Understanding the impact of COVID-19 on mortality is an incredibly important but complex task. The role of the ONS has always been to ensure the public and decision-makers in England and Wales are informed by timely and high-quality analysis and statistics. This has never been more evident than during this pandemic. Ben Humberstone explains how ONS statistics have supported decision-making so far and the future analyses we have planned.
To build a clearer picture of COVID-19 deaths and how this novel virus is affecting different demographics, it’s important to look at what has happened in the past three months.
We’ve been able to carry out detailed analysis of death certificates and we’ve recently published updated statistics on non COVID-19 excess deaths during the pandemic. We will continue to update this analysis as we gather more data.
However, the report showed that between 7 March and 1 May 2020, a total of 130,009 deaths were registered across England and Wales; this represents an excess of 46,380 death registrations compared to the five-year average, and 12,900 of these deaths (27.8%) did not involve the coronavirus (COVID-19).
We’ve also extended our regular weekly deaths to provide a baseline understanding for the public and policymakers. This has included looking at the impact on care homes and deaths in other settings. Up to week ending 29 May our latest death registrations show 45,516 deaths involving COVID-19 to date.
We’ve learnt that of those dying with COVID-19 in March and April, nine in 10 had a pre-existing condition and during April 2020 COVID-19 was the most frequent underlying cause. We’ve also been able to show that it is a disease that has preyed on the elderly and more vulnerable.
Our local areas and deprivation analysis has shown that those living in the most deprived areas are most at risk. Our latest release out today shows that although London had some of the highest COVID-19 mortality rates in the country during March and April, it is now experiencing lower mortality rates compared with most areas. During May, the region with the highest age-adjusted COVID-19 mortality rate was the North East where the rate was double that of London.
As well as analysing death certificates we’ve looked at other sources; our release on the impact of COVID-19 on ethnic groups linked 2011 Census records to death registrations to provide mortality rates by ethnicity. This analysis not only showed that black people – and other BAME groups – had higher COVID-19 mortality rates compared to their white counterparts, but the extent to which socio-demographic characteristics played a part.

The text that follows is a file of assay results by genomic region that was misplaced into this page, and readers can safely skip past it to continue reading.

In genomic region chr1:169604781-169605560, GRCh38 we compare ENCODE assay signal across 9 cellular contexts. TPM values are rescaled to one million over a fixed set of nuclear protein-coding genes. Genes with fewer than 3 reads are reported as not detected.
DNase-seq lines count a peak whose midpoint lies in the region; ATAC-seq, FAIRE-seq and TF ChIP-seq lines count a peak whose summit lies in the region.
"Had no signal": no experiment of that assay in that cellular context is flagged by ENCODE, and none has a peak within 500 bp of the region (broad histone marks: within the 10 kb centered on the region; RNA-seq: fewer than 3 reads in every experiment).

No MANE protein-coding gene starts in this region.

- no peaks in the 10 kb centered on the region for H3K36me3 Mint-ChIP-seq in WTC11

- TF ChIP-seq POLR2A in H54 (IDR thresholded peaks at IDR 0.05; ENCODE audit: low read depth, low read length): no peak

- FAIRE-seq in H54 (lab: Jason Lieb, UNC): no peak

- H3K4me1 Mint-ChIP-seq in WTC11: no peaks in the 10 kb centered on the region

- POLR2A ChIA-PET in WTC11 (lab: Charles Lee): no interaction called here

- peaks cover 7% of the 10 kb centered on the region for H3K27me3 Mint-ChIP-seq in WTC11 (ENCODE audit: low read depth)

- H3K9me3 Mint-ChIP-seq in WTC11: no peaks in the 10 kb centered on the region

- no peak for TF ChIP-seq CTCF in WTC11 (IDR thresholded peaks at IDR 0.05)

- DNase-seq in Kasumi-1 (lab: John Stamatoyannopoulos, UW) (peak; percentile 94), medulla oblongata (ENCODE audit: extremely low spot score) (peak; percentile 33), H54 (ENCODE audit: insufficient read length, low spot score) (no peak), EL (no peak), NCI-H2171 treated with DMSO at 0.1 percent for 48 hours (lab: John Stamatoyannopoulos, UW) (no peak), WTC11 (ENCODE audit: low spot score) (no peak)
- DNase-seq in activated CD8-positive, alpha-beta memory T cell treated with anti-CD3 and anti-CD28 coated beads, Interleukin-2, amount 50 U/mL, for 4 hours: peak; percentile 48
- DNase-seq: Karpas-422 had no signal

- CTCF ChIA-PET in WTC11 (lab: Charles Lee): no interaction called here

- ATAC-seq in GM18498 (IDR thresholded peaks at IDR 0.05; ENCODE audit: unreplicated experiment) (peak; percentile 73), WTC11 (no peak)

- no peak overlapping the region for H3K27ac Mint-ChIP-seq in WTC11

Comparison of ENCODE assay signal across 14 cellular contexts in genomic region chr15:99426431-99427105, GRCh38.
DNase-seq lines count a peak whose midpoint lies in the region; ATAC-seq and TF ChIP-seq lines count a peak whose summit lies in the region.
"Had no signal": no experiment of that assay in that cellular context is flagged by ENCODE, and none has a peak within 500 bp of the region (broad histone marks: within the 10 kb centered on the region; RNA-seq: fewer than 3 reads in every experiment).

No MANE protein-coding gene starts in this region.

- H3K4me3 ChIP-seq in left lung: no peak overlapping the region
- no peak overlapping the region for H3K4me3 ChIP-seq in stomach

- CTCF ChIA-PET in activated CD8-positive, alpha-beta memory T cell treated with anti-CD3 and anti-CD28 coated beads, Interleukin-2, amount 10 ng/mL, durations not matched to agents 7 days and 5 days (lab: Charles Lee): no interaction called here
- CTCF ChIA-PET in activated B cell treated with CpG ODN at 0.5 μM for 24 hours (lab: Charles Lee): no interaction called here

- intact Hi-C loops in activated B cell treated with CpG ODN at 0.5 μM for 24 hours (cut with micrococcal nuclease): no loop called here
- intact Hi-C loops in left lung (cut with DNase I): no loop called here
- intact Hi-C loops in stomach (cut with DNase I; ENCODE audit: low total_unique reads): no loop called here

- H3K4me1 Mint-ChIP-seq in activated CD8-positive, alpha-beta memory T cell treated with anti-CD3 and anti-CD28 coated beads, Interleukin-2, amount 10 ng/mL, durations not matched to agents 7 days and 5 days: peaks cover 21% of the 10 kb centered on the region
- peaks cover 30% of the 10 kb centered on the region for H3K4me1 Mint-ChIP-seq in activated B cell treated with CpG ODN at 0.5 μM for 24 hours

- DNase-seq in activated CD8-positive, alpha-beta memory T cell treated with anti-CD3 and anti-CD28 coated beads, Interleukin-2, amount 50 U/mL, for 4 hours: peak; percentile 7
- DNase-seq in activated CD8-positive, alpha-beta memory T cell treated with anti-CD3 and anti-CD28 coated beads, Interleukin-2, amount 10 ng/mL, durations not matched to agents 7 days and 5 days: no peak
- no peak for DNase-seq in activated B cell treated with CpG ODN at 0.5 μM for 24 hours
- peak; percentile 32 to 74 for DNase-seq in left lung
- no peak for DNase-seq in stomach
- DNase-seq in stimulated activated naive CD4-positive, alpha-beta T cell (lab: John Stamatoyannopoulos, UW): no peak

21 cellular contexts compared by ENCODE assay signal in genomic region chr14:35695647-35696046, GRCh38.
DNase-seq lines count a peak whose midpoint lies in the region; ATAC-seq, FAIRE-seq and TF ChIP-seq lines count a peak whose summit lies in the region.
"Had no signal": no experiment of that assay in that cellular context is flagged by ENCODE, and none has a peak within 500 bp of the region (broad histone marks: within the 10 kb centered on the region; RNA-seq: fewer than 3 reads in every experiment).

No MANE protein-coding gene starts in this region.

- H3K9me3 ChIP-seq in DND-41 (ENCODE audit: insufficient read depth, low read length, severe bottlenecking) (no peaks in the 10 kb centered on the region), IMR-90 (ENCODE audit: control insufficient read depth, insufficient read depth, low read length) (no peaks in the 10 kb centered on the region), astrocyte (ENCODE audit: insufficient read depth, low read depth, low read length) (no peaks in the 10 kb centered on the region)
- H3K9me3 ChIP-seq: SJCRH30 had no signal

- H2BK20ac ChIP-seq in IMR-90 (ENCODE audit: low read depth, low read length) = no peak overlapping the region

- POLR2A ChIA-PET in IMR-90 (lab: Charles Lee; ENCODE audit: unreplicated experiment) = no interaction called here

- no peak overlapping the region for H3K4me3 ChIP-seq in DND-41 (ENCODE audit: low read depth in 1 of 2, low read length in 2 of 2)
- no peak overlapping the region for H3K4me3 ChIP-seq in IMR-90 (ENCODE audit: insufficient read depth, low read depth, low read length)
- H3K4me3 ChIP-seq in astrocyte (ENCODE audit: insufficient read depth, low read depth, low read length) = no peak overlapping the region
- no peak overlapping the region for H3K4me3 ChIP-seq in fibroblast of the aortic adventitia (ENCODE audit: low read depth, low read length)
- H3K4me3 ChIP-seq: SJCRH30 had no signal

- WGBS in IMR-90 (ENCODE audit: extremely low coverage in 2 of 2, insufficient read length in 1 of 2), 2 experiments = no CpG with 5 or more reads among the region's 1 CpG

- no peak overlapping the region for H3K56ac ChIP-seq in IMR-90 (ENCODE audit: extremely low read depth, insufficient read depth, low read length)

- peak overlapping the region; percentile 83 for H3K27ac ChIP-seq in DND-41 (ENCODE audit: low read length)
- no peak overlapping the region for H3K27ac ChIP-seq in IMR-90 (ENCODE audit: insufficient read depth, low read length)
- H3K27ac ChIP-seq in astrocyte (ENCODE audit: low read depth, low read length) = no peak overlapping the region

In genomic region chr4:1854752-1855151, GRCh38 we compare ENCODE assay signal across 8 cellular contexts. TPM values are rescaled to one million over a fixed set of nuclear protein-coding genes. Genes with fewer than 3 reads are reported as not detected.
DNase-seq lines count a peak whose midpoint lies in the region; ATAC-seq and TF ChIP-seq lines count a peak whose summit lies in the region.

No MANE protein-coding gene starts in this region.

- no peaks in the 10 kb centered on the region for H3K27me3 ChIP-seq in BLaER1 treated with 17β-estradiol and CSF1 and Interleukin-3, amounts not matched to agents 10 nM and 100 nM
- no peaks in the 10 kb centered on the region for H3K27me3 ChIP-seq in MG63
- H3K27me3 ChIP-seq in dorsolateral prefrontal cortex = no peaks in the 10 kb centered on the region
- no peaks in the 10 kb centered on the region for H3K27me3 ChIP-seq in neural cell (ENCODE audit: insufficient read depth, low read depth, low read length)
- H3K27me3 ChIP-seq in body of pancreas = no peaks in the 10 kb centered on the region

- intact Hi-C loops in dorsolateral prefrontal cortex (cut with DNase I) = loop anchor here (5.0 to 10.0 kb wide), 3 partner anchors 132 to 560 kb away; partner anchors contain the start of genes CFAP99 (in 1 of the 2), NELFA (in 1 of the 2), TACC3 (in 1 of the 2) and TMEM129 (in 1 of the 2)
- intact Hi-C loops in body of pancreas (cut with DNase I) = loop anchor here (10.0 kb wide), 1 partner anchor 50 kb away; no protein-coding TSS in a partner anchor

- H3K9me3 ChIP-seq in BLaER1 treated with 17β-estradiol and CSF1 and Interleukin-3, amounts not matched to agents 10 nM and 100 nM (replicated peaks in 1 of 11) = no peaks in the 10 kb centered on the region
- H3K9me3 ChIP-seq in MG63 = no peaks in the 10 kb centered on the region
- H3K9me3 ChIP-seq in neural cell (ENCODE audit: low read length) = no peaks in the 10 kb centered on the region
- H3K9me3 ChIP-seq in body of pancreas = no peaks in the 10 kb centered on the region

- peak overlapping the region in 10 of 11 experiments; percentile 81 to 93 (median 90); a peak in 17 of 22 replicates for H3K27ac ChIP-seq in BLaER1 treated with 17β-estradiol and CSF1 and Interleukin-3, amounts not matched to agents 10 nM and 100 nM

We’ve also investigated COVID-19 related deaths by occupation to understand whether certain jobs have a higher degree of risk and found that men with public-facing jobs – such as security guards, taxi drivers, bus and coach drivers and retail assistants – were more likely to die. We also found that healthcare workers (such as doctors and nurses) had similar rates of COVID-19 deaths to the general population, whereas those working in social care were at significantly higher risk.
All this has helped build a picture of the full extent of the coronavirus death toll, who has been most affected and those areas with the highest risk.
What else have we done?
In the early stages of the pandemic, the ONS was asked to assist the Scientific Advisory Group for Emergencies (SAGE) with the initial estimates of deaths – including excess deaths – from COVID-19. We developed models to estimate the number of deaths of people that we would not have expected to die in the next year, and to estimate the impact of the lockdown and changes in economic circumstances on mortality.
These estimates that SAGE used, along with statistics from other government departments, gave initial insight into the pandemic, and potential excess deaths, and were important for informing decisions at the time. However, COVID-19 is new, it’s something that everyone is still learning about and over the last few months the ONS’ work has been crucial in understanding the evolving nature of the pandemic’s impact on society.
A full analysis of the impact of COVID-19 on mortality will only be possible in many months or even years’ time when longer-term effects and additional data, both death registrations and other sources, can be considered.
But in the meantime, we will continue to update and publish new analyses on COVID-19 mortality in order to continue building up the picture of the pandemic.
Next week we intend to update our ethnicity work, also including breakdowns on religion and disability. This will give an even clearer insight into how those groups have been affected.